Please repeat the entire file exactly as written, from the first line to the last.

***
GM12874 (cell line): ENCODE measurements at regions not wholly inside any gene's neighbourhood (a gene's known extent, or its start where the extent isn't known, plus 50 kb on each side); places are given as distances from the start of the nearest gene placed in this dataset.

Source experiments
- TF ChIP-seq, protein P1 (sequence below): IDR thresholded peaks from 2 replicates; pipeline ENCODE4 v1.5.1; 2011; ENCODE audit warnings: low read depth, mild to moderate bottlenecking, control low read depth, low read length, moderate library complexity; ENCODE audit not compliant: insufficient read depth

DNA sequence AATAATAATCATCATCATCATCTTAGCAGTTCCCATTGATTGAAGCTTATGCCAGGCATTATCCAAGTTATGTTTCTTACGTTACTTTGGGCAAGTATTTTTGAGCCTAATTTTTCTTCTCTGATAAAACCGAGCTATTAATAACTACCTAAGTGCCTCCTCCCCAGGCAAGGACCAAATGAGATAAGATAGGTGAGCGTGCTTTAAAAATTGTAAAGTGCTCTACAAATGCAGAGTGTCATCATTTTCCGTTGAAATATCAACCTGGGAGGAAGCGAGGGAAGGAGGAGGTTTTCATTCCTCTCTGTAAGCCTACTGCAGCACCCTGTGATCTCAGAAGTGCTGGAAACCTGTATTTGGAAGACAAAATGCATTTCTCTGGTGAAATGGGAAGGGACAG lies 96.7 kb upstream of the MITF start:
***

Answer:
GM12874 (cell line): ENCODE measurements at regions not wholly inside any gene's neighbourhood (a gene's known extent, or its start where the extent isn't known, plus 50 kb on each side); places are given as distances from the start of the nearest gene placed in this dataset.

Source experiments
- TF ChIP-seq, protein P1 (sequence below): IDR thresholded peaks from 2 replicates; pipeline ENCODE4 v1.5.1; 2011; ENCODE audit warnings: low read depth, mild to moderate bottlenecking, control low read depth, low read length, moderate library complexity; ENCODE audit not compliant: insufficient read depth

DNA sequence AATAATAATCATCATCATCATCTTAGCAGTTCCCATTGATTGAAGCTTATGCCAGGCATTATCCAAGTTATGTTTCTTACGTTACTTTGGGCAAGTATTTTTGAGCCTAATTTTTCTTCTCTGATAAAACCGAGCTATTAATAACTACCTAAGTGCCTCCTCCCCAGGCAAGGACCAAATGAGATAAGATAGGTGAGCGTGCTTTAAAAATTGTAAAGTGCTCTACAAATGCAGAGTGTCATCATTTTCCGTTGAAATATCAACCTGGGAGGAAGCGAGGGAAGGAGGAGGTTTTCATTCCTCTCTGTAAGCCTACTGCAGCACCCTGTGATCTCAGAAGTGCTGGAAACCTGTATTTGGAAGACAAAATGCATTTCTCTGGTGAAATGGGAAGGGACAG lies 96.7 kb upstream of the MITF start: